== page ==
5. Press down firmly through the tops of your feet and hands evenly. Strongly engage your leg muscles to keep your thighs lifted off the floor do not clench your buttocks.
6. Keep your elbows pressed alongside your body. Drop your shoulders away from your ears and lift your chest toward the ceiling.
7. Draw your shoulders back and your heart forward, but do not crunch your neck. If your neck is flexible, tilt your head to gaze toward the sky. Otherwise, keep your head neutral and your gaze directly forward.
8. Your thighs should be firm and turned slightly inward. Your arms should also be firm, slightly turned so that each elbow crease faces forward.
9. Actively press your shoulder blades into your upper back. Keep your elbows hugged in to your sides. Broaden across your collarbones and lift your heart. Glide the tops of your shoulders away from your ears.
10. Distribute the length of the backbend evenly through your entire spine.
11. To exit lower all the way to the mat and return to child’s pose or downward facing dog.

Modifications
1. Upward-Facing Dog provides a deep stretch to the entire spine and front torso, flexibility is built slowly and without force on the body. Dropping completely to the ground and taking cobra pose is an excellent modification.
2. It is not necessary to ‘roll over’ your toes to achieve this pose, simply picking up the foot and replacing on the ground with the top of the foot on the mat or a blanket for padding is an excellent modification.
3. If it is difficult to keep your legs lifted above your mat, roll a firm blanket and place it below your top thighs (or have a friend or teacher place the blanket there while you are in Plank Pose). When you move into Upward-Facing Dog, rest your thighs lightly on the roll.

Notes
a. Always consult your medical professional prior to beginning any exercise program
b. Women who are pregnant should avoid this poise after the first trimester. This is due to the hormonal changes in the body during pregnancy, this pose may overstrain the ligaments in the lower back.
c. If you have wrist injuries or carpel tunnel syndrome drop into cobra pose.
d. If you have any neck injuries, always look forward and slightly tuck the chin to stabilize the neck.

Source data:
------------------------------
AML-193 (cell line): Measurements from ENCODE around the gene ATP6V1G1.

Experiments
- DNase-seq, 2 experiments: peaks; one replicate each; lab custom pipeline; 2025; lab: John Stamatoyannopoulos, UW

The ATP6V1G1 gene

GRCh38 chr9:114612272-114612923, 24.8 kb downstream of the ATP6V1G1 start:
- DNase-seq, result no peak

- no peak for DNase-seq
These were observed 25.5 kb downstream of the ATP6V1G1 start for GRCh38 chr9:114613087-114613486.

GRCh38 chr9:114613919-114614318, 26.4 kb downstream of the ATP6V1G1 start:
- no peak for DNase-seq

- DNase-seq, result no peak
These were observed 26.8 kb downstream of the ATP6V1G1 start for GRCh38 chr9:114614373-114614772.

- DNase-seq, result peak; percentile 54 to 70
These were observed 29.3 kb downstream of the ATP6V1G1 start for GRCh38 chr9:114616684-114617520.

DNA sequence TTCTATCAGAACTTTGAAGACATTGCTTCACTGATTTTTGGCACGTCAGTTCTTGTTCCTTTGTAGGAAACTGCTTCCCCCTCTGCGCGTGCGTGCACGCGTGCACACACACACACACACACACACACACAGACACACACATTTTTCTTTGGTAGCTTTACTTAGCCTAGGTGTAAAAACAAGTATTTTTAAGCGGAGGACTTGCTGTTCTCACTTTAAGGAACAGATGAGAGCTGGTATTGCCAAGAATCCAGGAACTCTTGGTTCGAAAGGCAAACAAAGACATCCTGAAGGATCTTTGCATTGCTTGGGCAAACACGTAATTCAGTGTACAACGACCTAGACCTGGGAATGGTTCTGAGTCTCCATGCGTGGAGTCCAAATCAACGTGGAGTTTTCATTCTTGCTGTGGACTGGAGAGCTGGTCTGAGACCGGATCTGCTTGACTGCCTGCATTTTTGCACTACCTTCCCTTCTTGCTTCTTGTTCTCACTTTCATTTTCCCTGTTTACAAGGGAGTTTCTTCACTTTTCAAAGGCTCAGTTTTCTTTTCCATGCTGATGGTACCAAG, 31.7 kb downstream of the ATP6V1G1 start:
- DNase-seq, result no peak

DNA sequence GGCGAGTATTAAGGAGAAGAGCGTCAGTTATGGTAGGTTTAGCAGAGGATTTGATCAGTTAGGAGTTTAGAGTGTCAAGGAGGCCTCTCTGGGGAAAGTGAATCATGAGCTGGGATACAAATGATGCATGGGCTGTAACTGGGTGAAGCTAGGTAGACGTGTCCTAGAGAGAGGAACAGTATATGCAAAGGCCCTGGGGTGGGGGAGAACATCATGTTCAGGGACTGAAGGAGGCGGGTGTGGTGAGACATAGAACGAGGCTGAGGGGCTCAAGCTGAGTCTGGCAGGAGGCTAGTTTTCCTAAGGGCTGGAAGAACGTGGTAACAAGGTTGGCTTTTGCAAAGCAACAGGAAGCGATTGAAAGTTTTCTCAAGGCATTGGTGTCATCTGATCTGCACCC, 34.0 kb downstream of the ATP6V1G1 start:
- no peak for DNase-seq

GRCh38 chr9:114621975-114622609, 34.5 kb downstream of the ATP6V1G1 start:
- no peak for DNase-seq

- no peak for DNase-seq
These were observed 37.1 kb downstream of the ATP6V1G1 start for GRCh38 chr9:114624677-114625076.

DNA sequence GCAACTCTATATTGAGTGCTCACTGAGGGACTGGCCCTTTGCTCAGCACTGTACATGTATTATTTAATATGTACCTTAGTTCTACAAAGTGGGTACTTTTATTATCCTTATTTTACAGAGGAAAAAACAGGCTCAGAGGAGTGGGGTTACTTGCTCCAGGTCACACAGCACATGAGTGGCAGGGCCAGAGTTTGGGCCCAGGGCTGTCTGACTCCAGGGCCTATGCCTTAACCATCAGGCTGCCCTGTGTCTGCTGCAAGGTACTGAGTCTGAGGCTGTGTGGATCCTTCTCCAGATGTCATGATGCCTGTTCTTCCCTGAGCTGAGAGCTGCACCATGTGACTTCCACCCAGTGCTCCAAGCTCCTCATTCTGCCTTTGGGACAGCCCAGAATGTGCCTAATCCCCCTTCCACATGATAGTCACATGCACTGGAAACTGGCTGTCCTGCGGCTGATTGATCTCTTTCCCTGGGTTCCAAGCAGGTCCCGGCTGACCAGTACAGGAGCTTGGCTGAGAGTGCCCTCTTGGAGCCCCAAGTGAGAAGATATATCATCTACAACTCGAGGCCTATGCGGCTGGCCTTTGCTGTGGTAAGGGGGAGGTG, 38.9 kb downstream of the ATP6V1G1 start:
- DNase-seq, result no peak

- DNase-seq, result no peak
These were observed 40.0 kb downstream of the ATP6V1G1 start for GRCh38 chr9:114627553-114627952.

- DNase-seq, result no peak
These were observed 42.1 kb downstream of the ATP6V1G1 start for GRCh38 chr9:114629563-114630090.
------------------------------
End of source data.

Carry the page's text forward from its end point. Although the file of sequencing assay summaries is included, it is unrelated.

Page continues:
Four Limbed Staff Pose

Chaturanga Dandasana (Four Limbed Staff Pose) allows us to link poses through fluidity. It is one of the great strength poses of yoga and when combined with downward facing dog and plank pose help us move through standing and seated sequences with ease; commonly known as vinyasa (moving with breath).

It is one of the most misunderstood poses and mis-performed poses of yoga. When mastered, and I say this lightly this pose gives us confidence, grounding, strength and power to move in the direction we seek as yogis both on and off the matt

Body Parts Effected: wrists, bicep and tricep, shoulders, core legs and back
Preparatory poses: Plank Pose, Downward Facing dog, knees-chest-chin, side plank
Pose type: Strength
Also known as: Chaturanga Dandaasana (Chatur=Four, Anga=limb, Danda= Staff, Asana = Pose)

1. Begin in Plank Pose. Rock back and forth slightly to understand your balance and you’re foot position, adjust as needed so that when you rock forward your shoulders align right over your wrists.
2. Slowly bend the elbows keeping the arms grazing the body. The elbows should come to a 90 degree angle with the wrists which will be directly below them.
3. Pull in the lower belly and keep your back flat. You will feel you are well above the floor.
4. Lift through your chest, keeping your shoulders in line with your elbows. Do not let your chest drop or sag toward the floor. You will feel some “up dog” in the chest as you look forward ahead of your fingertips, keep the neck in alignment with the spine.
5. Firm the tops of your thighs (quadriceps)
6. If the full pose is too challenging right now, come to your knees first. Then, lower your torso to keeping the back straight, remember there is a straight line from shoulder to elbow and all of this is in line with the body, Shoulders never “wing up” with the body sitting below. This is Half Chaturanga.
7. Do not let your elbows splay to the sides. Keep them hugged along your ribcage, pointed toward your heels.
8. Press the base of your knuckles into the floor. Your upper and lower arms should be perpendicular, bent 90 degrees at the elbows.
9. You can either gently roll into upward facing dog or cobra from here, or lower to the floor.

Use of a Props and Modifications
1. For beginning students, drop the knees to the mat and lock arms into sides lowering all the way to the floor (half Chaturanga). This will help you work with building strength. As you progress still drop the knees but now lower down only half-way. Once you can do this with ease then attempt full chaturanga.